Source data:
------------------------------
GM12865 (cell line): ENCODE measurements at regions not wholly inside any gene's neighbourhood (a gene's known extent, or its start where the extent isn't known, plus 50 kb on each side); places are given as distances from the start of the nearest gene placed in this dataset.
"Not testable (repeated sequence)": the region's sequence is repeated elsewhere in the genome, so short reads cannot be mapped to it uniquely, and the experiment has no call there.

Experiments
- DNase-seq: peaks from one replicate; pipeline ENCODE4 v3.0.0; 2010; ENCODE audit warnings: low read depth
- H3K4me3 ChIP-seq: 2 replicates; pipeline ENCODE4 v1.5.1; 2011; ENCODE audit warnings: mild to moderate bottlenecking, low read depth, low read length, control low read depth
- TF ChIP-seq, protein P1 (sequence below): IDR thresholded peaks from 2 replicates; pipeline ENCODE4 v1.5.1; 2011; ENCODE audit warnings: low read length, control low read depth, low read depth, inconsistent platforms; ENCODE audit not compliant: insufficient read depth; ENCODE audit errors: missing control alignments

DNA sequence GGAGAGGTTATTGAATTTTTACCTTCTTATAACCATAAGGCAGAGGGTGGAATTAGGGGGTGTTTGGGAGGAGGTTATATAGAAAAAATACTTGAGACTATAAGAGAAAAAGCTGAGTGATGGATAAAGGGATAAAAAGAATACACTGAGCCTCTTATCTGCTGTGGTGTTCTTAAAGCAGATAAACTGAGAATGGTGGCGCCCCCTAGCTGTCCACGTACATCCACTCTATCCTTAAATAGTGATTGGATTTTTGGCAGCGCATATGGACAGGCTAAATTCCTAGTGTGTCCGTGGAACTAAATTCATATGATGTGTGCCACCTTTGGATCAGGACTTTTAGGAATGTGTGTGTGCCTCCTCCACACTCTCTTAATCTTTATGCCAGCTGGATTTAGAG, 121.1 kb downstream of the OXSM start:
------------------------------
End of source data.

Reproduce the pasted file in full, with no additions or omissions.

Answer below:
GM12865 (cell line): ENCODE measurements at regions not wholly inside any gene's neighbourhood (a gene's known extent, or its start where the extent isn't known, plus 50 kb on each side); places are given as distances from the start of the nearest gene placed in this dataset.
"Not testable (repeated sequence)": the region's sequence is repeated elsewhere in the genome, so short reads cannot be mapped to it uniquely, and the experiment has no call there.

Experiments
- DNase-seq: peaks from one replicate; pipeline ENCODE4 v3.0.0; 2010; ENCODE audit warnings: low read depth
- H3K4me3 ChIP-seq: 2 replicates; pipeline ENCODE4 v1.5.1; 2011; ENCODE audit warnings: mild to moderate bottlenecking, low read depth, low read length, control low read depth
- TF ChIP-seq, protein P1 (sequence below): IDR thresholded peaks from 2 replicates; pipeline ENCODE4 v1.5.1; 2011; ENCODE audit warnings: low read length, control low read depth, low read depth, inconsistent platforms; ENCODE audit not compliant: insufficient read depth; ENCODE audit errors: missing control alignments

DNA sequence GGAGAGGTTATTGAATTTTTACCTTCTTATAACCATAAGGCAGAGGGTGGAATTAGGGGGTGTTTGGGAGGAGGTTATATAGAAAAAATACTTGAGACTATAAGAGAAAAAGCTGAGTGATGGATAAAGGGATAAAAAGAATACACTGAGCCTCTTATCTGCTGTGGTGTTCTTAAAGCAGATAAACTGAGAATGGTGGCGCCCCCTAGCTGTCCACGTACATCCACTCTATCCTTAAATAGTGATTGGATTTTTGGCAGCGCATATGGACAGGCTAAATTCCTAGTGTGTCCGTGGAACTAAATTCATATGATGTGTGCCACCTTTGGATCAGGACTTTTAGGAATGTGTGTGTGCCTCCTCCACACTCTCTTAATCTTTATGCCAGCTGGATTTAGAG, 121.1 kb downstream of the OXSM start: